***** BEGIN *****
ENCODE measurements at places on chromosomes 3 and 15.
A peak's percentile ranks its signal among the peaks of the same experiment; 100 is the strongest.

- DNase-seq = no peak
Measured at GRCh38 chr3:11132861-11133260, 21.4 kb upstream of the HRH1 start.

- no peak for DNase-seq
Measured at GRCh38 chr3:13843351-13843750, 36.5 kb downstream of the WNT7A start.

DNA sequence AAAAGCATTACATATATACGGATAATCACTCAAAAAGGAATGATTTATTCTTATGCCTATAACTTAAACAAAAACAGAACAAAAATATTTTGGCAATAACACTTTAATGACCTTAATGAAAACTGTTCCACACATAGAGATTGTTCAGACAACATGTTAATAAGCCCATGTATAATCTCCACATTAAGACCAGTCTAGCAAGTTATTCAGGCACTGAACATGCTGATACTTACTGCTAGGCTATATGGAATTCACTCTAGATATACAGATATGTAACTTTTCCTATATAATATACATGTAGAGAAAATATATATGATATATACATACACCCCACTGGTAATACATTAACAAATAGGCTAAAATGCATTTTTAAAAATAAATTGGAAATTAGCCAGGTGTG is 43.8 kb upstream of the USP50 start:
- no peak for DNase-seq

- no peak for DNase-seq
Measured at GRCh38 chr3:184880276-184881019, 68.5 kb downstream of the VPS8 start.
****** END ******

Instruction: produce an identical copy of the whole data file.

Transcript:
ENCODE measurements at places on chromosomes 3 and 15.
A peak's percentile ranks its signal among the peaks of the same experiment; 100 is the strongest.

- DNase-seq = no peak
Measured at GRCh38 chr3:11132861-11133260, 21.4 kb upstream of the HRH1 start.

- no peak for DNase-seq
Measured at GRCh38 chr3:13843351-13843750, 36.5 kb downstream of the WNT7A start.

DNA sequence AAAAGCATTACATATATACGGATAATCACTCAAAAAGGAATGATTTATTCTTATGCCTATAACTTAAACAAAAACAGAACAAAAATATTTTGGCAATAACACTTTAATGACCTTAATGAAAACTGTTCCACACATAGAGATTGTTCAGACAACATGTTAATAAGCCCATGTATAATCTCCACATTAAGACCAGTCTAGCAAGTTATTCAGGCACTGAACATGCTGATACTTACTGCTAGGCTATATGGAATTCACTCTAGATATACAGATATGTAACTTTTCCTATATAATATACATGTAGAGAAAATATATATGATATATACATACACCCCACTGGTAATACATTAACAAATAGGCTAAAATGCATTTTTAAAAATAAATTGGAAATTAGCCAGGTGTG is 43.8 kb upstream of the USP50 start:
- no peak for DNase-seq

- no peak for DNase-seq
Measured at GRCh38 chr3:184880276-184881019, 68.5 kb downstream of the VPS8 start.